Friday, July 10, 2015

1964





It seems so long ago but yet still fresh on everyone's mind, especially in the wake of the massacre at the Emmanuel AME Church.  Ever since the passage of the Civil Rights Act there has been a civil war going on in the South, as states try to deal with the legacy of their "Lost Cause."

South Carolina raised the Dixie flag over the statehouse in April,1961, supposedly in commemoration of the beginning of the Civil War, which it had started by attacking Fort Sumter that month a hundred years before.  The Stars and Bars has flown on the state capitol grounds pretty much ever since, moved from the statehouse to a civil war memorial in 1999 after the NAACP planned a boycott of the state.  It took another 16 years to remove the flag once and for all from statehouse land.

One would think this would be the end of the story, but Republicans seem on a collision course with history, as there has been so much backlash in the Heart of Dixie toward all this anger directed at their time-honored fag that House Republicans got cold feet and are now trying to repeal an amendment that would have removed the display and sale of Dixie flags on federal lands, particularly National Parks.  This was a rather amazing about face, especially given a California representative, Ken Calvert, introduced the bill on the behalf of his Southern comrades.  Apparently, persons could place Dixie flags at parks that commemorate the Confederate dead on specific days, and of course all sorts of Dixie paraphernalia is available at national historic sites like Fort Sumter.

For some Southerners, the Dixie war banner represents heritage, at least that's what its spokespersons have been saying on Fox and other conservative media outlets.  Charlie Daniels even penned an open letter to President Obama, sounding more like the "unmanly spoiled child" he claimed the President to be over this kerfuffle concerning the Stars and Bars.  Needless to say, Charlie probably could stand to read a little history, as the flag in question only became a marker for all these misplaced feelings after the war.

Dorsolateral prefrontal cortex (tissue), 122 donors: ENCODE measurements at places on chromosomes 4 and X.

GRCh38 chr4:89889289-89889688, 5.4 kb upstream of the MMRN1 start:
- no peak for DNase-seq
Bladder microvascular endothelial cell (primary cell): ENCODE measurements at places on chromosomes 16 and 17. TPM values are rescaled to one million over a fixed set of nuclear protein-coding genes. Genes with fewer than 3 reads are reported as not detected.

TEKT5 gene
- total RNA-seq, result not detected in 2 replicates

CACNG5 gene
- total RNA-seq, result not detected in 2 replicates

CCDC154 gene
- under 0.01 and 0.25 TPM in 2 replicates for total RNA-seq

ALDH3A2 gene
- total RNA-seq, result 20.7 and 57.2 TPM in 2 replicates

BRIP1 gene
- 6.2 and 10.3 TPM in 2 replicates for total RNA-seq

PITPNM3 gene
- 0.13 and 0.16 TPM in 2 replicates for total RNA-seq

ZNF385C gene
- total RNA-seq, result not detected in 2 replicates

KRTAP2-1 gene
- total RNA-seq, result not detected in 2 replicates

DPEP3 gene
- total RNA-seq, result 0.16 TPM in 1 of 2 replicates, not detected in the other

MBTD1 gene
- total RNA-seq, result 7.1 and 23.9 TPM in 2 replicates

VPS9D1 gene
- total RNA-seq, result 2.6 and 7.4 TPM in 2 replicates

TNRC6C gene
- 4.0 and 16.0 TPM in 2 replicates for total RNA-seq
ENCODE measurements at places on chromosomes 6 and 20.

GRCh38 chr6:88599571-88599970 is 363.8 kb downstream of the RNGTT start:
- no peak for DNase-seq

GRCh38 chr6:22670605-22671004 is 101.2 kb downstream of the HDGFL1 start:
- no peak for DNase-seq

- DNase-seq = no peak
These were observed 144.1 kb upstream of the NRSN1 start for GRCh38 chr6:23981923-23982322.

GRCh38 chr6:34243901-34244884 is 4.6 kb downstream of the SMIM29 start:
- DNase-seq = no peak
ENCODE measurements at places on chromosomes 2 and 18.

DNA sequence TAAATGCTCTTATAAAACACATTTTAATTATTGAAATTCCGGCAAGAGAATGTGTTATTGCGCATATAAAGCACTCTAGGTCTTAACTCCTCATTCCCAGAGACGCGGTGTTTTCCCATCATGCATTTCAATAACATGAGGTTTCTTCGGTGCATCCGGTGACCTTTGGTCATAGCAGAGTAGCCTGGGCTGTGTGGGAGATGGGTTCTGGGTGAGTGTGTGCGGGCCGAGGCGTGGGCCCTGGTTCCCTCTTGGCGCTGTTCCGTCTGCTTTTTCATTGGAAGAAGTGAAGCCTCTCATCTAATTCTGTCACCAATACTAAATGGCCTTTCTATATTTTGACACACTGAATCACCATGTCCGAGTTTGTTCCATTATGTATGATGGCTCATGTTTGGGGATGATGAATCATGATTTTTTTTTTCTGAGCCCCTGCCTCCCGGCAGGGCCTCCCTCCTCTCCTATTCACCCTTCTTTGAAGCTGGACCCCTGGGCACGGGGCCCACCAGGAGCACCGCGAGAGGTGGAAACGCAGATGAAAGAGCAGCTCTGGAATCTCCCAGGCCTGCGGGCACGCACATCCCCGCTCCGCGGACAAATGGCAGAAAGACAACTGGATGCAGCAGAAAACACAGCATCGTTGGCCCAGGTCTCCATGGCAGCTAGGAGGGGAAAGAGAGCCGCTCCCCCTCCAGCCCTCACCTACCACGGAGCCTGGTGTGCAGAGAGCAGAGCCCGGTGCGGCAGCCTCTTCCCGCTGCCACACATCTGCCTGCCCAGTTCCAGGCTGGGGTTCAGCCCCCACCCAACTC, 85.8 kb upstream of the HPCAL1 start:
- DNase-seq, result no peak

It flew for two short years, preceded by an earlier Confederate States of America flag.  It represents the South not from an antebellum point of view, which many Southerners like to invoke, but rather the war itself.  If this is the "heritage" they are attempting to convey then so be it, but all this tripe about peace and brotherhood needs to be tossed in the garbage pail, because this particular flag represented resistance to Federal forces, and was flown in defiance.

No one is saying that guys like Charlie Daniels can't fly their flag on private property or put it in the back of their pickups, or wear it in any manner they like.  What people are saying is that you cannot fly this flag on public property, state or federal, as it is a deeply divisive symbol and stirs very ugly feelings, as we saw at the Emmanuel AME Church.  Even Jefferson Davis' descendant, Jenny Horne, demanded the South Carolina state legislature to remove this "symbol of hate" from the statehouse property once and for all.